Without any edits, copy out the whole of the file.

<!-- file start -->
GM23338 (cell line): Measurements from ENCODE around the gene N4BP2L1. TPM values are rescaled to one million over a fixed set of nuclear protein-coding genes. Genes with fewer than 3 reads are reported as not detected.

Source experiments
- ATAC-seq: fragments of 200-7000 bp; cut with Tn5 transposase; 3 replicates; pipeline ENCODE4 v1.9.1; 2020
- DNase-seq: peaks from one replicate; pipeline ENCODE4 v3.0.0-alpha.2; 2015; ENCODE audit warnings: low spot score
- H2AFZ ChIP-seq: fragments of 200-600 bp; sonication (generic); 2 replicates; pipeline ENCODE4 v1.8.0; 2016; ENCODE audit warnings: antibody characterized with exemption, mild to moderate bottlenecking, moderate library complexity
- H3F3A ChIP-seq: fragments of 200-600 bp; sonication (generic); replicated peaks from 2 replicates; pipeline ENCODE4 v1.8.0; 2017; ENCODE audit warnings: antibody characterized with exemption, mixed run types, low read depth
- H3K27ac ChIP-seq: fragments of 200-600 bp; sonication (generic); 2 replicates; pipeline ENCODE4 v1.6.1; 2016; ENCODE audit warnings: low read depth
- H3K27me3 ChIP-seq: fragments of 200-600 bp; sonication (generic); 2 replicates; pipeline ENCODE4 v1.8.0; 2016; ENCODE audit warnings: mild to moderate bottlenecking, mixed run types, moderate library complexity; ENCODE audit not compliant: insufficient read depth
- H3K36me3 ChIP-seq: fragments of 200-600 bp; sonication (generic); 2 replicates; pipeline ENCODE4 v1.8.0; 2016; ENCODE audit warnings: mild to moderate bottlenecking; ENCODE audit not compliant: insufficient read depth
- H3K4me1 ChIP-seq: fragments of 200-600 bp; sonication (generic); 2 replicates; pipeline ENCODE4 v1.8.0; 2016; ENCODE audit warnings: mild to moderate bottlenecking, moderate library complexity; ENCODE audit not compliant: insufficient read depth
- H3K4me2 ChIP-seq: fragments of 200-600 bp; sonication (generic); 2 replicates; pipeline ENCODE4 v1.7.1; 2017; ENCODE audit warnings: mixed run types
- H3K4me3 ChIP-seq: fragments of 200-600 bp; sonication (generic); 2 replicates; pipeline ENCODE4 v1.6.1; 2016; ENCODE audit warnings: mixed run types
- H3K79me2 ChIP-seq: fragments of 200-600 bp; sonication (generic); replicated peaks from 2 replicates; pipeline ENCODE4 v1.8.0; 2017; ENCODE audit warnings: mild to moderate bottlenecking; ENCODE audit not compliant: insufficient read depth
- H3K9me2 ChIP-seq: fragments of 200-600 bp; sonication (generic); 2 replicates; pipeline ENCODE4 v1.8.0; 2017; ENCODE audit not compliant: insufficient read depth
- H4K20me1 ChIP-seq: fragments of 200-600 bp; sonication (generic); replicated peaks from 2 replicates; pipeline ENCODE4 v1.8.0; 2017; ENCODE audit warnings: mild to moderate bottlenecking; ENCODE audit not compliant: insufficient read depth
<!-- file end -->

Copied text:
GM23338 (cell line): Measurements from ENCODE around the gene N4BP2L1. TPM values are rescaled to one million over a fixed set of nuclear protein-coding genes. Genes with fewer than 3 reads are reported as not detected.

Source experiments
- ATAC-seq: fragments of 200-7000 bp; cut with Tn5 transposase; 3 replicates; pipeline ENCODE4 v1.9.1; 2020
- DNase-seq: peaks from one replicate; pipeline ENCODE4 v3.0.0-alpha.2; 2015; ENCODE audit warnings: low spot score
- H2AFZ ChIP-seq: fragments of 200-600 bp; sonication (generic); 2 replicates; pipeline ENCODE4 v1.8.0; 2016; ENCODE audit warnings: antibody characterized with exemption, mild to moderate bottlenecking, moderate library complexity
- H3F3A ChIP-seq: fragments of 200-600 bp; sonication (generic); replicated peaks from 2 replicates; pipeline ENCODE4 v1.8.0; 2017; ENCODE audit warnings: antibody characterized with exemption, mixed run types, low read depth
- H3K27ac ChIP-seq: fragments of 200-600 bp; sonication (generic); 2 replicates; pipeline ENCODE4 v1.6.1; 2016; ENCODE audit warnings: low read depth
- H3K27me3 ChIP-seq: fragments of 200-600 bp; sonication (generic); 2 replicates; pipeline ENCODE4 v1.8.0; 2016; ENCODE audit warnings: mild to moderate bottlenecking, mixed run types, moderate library complexity; ENCODE audit not compliant: insufficient read depth
- H3K36me3 ChIP-seq: fragments of 200-600 bp; sonication (generic); 2 replicates; pipeline ENCODE4 v1.8.0; 2016; ENCODE audit warnings: mild to moderate bottlenecking; ENCODE audit not compliant: insufficient read depth
- H3K4me1 ChIP-seq: fragments of 200-600 bp; sonication (generic); 2 replicates; pipeline ENCODE4 v1.8.0; 2016; ENCODE audit warnings: mild to moderate bottlenecking, moderate library complexity; ENCODE audit not compliant: insufficient read depth
- H3K4me2 ChIP-seq: fragments of 200-600 bp; sonication (generic); 2 replicates; pipeline ENCODE4 v1.7.1; 2017; ENCODE audit warnings: mixed run types
- H3K4me3 ChIP-seq: fragments of 200-600 bp; sonication (generic); 2 replicates; pipeline ENCODE4 v1.6.1; 2016; ENCODE audit warnings: mixed run types
- H3K79me2 ChIP-seq: fragments of 200-600 bp; sonication (generic); replicated peaks from 2 replicates; pipeline ENCODE4 v1.8.0; 2017; ENCODE audit warnings: mild to moderate bottlenecking; ENCODE audit not compliant: insufficient read depth
- H3K9me2 ChIP-seq: fragments of 200-600 bp; sonication (generic); 2 replicates; pipeline ENCODE4 v1.8.0; 2017; ENCODE audit not compliant: insufficient read depth
- H4K20me1 ChIP-seq: fragments of 200-600 bp; sonication (generic); replicated peaks from 2 replicates; pipeline ENCODE4 v1.8.0; 2017; ENCODE audit warnings: mild to moderate bottlenecking; ENCODE audit not compliant: insufficient read depth